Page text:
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Indonesia to Use Korean Technology to Clean Coal


State-controlled inspection firm Sucofindo has signed a memorandum of understanding with the Korea Institute of Energy Research, a South Korean nonprofit research institute, to introduce technology that could upgrade the quality of its coal.

The technology will use waste or residue from palm oil to increase the calorific value of coal, turning it into medium-rank coal, which typically has a calorific value of between 5,100 calories per gram to 6,100 calories per gram. Whang Joo-ho, president of the research institute, said the technology would widen the South Korean market for Indonesian coal exporters.

“South Korea imports 100 million metric tons of coal a year, out of that 40 percent is from Indonesia and 20 percent of it is low-rank coal,” Whang said on Tuesday. The technology would benefit the country further as it would reduce the amount of waste from palm oil, which is in abundance in Indonesia, according to Whang.

The next stage of the cooperation will be to establish a consortium between South Korean private companies and Indonesian entities, he added. Sufrin Hannan, a commercial director at Sucofindo, said the consortium would build a plant to produce 6 million tons of medium-rank coal a year.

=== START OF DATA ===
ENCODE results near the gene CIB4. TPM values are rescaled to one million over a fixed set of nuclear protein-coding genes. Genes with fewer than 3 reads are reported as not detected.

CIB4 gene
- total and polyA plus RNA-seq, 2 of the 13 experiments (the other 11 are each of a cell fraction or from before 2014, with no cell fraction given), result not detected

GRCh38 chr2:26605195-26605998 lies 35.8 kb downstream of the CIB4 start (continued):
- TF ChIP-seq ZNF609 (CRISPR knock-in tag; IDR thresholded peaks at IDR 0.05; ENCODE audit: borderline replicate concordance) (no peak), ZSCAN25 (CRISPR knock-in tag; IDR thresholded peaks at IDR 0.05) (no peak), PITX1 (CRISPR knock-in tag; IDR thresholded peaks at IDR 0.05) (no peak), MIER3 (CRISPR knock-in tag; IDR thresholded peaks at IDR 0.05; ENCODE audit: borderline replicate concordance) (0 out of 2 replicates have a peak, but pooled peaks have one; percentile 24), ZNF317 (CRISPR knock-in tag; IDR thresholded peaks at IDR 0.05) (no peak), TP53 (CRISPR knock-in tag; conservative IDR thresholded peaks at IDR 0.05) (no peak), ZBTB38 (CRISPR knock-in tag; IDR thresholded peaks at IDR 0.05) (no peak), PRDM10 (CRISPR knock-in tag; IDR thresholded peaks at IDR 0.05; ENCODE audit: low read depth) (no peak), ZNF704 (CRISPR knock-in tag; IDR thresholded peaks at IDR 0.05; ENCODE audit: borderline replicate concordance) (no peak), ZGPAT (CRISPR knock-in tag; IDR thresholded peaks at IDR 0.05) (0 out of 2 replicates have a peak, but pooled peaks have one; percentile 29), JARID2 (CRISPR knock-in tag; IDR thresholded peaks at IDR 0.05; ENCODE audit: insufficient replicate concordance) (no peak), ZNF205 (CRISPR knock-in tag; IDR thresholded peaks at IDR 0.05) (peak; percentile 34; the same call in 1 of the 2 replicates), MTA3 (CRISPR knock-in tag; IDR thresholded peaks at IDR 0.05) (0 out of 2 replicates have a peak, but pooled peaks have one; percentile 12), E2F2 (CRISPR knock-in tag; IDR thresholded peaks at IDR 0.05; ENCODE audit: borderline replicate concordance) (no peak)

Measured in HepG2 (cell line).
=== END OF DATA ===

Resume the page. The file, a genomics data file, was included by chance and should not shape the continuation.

“The coal feedstock to produce that is estimated at around 10 to 11 million tons [of low-rank coal],” Sufrin said.

Based on Sucofindo’s estimate, the investment cost of such a plant would range between $90 million and $100 million, with the most likely location for applying the technology being South Sumatra, where both low-rank coal and palm oil are found in abundance, he added.

“Should everything go according to plan, the facility can start operation by October next year,” Sufrin said.

There have been several attempts to add value to Indonesia’s low-rank coal in the past, but many have failed due to high technology-application costs. Whang admitted past problems in such expensive technology but claimed this time the technology would be economically feasible as it fits Indonesia’s characteristics. He added that the partnership with Sucofindo would also help for the widespread application of such technology as both are state-owned and research-focused institutions.

“As a state research institution, we are more comfortable to work with counterparts of similar background,” Whang said. Sufrin said he had spoken with representatives from South Korean companies about forming a consortium.

“They have even considered acquiring a coal mining concession to feed the facility, but that is for later,” he said. More than a third of Indonesia 27.9 billion metric tons of coal are categorized as low-rank, according to 2011 the Energy and Mineral Resources Ministry data.

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